Maybe that's because it is. Mitsubishi is licensing their "i MiEV" to European car manufacturers. If you check out the main players in the EV field, you'll see that many either have a similar looking product, or else it's deliberately "out there" and concept car looking.
No idea why the styling has to be so stand-out, but it's perhaps one of the reasons why small utilitarian EVs aren't quite as accepted yet - what the Toyota Prius achieved with distinctive styling and building a green reputation around it, perhaps these are efforts to cash in on that, maybe if cars are shaped weird, people will realise that with such weird shapes, these just have to be green cars, right?
The bigger marques seem to have gone more with their traditional styling, while all the start-ups seem to have either low-slung sports styling, or else they look like the old car the Jetsons would have in their archaic garage.
I'm still in favour of making mod kits for existing cars, as I've repeatedly said here on the blog, because this would mean the least manufacturing footprint with the most benefit. You still have your petrol-engined car, and can drive on it as per normal. It still looks like the car you're used to. Braking gets better because you use regenerative braking to help your normal brakes, brakes wear less. And a few stops and starts after the battery has run out of charge, regen braking will ensure that the battery assist will have enough juice in it to assist you on the next hill, saving you fuel.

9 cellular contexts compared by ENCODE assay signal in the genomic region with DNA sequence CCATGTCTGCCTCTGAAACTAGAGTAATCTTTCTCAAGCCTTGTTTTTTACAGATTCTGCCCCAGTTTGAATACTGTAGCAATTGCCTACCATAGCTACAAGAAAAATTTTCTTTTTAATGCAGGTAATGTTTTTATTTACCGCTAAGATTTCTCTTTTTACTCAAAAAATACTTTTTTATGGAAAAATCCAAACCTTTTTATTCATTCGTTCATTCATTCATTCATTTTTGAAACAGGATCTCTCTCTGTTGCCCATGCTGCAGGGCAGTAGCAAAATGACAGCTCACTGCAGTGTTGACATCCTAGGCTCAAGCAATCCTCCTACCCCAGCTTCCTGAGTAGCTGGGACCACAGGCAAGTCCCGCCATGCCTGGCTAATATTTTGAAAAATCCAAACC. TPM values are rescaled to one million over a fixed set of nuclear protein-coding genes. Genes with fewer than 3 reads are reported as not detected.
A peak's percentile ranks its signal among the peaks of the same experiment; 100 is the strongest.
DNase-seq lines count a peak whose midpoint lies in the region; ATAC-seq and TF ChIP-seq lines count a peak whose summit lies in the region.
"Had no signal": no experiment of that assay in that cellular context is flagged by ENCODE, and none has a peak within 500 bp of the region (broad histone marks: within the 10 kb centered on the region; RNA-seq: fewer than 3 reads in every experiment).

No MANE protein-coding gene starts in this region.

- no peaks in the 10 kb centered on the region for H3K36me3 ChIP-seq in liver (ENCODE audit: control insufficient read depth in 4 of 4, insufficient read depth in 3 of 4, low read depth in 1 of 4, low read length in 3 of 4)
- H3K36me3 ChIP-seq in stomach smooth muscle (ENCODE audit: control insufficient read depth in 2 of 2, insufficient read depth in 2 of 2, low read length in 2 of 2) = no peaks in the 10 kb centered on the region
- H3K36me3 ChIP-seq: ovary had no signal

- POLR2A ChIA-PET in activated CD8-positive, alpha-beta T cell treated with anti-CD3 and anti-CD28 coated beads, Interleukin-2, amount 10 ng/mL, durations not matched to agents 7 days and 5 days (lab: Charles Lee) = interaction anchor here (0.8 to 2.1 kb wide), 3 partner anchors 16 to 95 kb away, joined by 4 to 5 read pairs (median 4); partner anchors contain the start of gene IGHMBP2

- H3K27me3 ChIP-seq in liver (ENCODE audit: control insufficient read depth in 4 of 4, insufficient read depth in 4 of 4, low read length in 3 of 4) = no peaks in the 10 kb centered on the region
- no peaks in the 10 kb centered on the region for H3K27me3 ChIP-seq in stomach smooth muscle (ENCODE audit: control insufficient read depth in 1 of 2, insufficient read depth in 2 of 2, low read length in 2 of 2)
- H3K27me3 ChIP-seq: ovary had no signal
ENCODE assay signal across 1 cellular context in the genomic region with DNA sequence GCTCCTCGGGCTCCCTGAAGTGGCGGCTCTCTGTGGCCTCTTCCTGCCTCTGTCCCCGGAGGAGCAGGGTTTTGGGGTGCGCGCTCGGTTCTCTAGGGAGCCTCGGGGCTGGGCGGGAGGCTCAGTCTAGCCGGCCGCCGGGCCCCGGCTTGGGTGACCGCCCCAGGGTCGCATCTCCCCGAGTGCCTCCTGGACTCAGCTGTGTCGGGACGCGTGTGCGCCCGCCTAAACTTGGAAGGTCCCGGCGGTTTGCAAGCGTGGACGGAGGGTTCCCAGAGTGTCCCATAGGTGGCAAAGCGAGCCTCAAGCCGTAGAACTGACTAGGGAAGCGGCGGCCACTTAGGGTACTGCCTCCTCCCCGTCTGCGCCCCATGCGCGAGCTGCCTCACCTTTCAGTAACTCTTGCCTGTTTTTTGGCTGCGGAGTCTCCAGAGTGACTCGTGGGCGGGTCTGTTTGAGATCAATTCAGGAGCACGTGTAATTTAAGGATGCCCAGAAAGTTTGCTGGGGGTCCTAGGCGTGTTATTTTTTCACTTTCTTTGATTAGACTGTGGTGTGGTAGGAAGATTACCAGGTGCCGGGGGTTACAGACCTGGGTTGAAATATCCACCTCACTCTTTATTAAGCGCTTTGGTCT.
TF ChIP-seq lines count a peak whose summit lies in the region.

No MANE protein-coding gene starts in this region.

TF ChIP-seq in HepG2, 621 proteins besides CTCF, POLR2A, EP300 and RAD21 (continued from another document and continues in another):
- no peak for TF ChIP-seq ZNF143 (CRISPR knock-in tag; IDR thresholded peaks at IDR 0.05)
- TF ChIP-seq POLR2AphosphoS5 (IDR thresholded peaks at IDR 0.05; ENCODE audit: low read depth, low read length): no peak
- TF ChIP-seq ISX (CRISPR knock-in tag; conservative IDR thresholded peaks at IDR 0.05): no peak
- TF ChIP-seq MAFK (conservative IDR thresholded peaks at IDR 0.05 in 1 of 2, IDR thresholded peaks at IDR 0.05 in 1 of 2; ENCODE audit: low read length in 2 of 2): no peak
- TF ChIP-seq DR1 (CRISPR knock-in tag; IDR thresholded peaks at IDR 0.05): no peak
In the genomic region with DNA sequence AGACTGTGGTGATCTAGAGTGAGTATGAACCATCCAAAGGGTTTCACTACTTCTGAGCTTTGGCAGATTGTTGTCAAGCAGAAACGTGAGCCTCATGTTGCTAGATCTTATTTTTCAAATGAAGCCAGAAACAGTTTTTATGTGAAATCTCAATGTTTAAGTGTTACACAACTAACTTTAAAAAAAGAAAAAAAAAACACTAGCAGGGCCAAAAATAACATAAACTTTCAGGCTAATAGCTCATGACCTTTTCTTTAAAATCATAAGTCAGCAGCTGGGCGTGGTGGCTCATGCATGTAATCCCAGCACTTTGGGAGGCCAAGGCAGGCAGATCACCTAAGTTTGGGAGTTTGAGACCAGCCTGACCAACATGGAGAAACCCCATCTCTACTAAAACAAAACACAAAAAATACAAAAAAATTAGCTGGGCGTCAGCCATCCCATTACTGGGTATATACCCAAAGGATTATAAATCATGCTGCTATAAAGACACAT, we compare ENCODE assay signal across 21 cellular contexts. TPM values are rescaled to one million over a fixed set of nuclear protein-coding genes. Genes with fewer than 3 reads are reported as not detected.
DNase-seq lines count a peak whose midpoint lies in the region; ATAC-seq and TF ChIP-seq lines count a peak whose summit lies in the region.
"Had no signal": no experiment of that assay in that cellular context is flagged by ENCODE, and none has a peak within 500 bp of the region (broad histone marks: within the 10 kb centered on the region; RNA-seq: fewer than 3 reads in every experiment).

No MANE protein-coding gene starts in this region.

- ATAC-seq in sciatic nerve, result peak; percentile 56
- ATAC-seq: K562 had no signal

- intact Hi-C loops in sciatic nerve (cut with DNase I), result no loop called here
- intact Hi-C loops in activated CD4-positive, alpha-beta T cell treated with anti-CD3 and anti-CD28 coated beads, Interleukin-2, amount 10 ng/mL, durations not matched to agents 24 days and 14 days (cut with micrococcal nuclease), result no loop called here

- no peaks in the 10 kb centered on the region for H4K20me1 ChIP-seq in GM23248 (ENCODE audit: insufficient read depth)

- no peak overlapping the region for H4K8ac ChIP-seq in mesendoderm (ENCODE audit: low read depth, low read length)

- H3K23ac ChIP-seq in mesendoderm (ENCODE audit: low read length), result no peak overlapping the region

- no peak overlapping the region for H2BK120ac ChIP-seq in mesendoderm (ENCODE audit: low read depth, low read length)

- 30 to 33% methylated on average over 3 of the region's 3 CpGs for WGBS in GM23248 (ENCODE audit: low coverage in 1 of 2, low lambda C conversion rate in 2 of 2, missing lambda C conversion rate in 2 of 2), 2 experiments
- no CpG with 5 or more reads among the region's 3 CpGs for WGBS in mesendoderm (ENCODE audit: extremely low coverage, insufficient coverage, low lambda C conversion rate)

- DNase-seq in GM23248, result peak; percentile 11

There's now an external kit which supposedly clips over the rear wheels of existing cars and provides some battery/electric assist, but A) it's ugly and B) it's very clumsy. And, C) from the look of it I wouldn't trust it at anything other than very slow bumper to bumper speeds. It doesn't look like it's particularly robust. And I've misplaced the URL to it, it's from about three months back and has apparently generated no more news so perhaps it's resting...